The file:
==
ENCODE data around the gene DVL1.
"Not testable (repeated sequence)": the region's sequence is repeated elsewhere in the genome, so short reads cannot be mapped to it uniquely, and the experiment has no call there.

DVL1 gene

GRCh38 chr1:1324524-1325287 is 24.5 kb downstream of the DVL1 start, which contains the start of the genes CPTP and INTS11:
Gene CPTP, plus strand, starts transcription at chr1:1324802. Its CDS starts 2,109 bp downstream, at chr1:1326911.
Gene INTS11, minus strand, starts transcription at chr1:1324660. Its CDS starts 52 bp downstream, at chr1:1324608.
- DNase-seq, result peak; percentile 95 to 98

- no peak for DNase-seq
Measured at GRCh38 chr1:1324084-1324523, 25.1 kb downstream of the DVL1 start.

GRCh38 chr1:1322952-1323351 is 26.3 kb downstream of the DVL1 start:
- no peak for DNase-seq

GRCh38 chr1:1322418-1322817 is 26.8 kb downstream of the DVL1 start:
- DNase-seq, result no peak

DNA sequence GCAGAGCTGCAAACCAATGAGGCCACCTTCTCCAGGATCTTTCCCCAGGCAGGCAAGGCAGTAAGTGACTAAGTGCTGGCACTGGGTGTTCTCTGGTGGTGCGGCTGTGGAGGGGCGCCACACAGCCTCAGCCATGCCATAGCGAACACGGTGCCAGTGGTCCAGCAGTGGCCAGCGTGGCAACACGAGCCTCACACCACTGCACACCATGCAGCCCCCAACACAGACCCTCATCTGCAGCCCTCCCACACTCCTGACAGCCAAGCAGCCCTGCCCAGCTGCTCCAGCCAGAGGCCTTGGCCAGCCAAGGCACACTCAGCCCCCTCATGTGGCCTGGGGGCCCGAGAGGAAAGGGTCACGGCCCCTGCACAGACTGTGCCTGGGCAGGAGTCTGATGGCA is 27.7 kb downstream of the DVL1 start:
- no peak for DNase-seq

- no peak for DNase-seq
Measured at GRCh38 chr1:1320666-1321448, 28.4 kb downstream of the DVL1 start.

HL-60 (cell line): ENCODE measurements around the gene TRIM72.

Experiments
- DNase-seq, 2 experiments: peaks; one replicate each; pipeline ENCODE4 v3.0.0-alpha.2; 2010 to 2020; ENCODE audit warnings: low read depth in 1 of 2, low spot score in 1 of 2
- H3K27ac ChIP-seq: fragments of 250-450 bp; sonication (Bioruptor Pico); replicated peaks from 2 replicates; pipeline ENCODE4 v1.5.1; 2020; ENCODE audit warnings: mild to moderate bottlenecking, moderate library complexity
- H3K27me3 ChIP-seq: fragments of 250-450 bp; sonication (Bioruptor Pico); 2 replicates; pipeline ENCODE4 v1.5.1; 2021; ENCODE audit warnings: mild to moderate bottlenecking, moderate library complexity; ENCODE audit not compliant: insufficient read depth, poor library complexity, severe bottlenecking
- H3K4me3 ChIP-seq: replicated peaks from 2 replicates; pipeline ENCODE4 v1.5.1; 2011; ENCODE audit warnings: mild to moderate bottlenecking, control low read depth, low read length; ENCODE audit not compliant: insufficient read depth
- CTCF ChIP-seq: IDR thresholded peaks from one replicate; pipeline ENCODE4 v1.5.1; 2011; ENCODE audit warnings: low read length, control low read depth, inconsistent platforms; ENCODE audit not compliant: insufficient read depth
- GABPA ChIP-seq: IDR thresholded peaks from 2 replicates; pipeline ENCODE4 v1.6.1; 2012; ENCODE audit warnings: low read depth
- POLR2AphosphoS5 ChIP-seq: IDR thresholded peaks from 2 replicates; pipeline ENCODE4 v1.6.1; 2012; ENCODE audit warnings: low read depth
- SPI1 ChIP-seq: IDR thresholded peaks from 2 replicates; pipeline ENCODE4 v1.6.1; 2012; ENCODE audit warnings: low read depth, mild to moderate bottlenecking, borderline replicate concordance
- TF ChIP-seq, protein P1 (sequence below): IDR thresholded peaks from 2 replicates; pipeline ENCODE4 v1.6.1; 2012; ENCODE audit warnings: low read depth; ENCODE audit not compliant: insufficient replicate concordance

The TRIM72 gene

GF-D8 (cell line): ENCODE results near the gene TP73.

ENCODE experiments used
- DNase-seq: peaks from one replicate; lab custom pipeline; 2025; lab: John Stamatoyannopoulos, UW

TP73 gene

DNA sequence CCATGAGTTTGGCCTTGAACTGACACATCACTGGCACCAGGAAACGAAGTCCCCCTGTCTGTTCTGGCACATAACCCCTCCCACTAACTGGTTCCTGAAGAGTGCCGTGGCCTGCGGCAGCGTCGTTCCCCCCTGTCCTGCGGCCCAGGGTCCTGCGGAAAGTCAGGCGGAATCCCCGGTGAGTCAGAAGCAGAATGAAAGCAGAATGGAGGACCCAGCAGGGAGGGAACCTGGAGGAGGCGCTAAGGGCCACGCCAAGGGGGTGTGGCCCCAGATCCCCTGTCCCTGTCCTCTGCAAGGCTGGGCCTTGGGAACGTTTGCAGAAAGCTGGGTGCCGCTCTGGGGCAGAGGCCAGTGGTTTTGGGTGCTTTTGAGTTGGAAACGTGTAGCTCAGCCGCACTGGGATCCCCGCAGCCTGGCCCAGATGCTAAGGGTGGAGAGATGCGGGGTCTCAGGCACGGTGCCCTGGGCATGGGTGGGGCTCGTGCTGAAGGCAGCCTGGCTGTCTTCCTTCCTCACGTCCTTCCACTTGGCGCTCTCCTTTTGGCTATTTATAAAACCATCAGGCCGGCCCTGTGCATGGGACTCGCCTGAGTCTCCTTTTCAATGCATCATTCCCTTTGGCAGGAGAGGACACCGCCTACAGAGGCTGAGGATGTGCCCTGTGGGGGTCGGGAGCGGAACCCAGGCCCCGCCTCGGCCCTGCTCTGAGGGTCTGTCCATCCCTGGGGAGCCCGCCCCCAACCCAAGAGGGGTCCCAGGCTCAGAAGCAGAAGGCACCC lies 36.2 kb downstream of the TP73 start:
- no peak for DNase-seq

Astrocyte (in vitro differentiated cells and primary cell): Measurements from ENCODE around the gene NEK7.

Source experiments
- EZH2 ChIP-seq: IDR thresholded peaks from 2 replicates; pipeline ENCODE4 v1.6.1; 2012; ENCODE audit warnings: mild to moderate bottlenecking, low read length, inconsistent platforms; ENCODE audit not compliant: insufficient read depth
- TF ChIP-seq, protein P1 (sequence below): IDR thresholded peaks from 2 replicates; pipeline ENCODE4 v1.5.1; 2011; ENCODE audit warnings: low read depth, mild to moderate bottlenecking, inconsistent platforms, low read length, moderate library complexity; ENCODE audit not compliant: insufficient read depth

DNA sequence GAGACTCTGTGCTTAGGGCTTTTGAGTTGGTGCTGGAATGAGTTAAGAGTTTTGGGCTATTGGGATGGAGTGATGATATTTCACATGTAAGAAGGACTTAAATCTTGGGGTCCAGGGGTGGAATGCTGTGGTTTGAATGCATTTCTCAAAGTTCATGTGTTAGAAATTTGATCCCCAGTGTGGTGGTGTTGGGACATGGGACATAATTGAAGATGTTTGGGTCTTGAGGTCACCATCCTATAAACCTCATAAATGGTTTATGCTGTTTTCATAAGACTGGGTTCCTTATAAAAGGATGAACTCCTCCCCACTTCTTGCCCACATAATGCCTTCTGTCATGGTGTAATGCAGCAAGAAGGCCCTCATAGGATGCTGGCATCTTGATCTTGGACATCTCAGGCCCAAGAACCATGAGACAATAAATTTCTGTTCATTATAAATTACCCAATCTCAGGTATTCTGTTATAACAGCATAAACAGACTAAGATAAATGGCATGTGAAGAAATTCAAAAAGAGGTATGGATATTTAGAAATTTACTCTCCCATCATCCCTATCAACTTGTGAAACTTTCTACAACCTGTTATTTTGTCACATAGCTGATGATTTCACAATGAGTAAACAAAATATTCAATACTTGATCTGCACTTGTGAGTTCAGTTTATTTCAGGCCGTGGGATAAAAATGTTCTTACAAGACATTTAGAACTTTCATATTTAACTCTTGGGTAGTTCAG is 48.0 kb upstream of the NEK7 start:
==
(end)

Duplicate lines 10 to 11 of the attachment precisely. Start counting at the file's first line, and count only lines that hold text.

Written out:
GRCh38 chr1:1322952-1323351 is 26.3 kb downstream of the DVL1 start:
- no peak for DNase-seq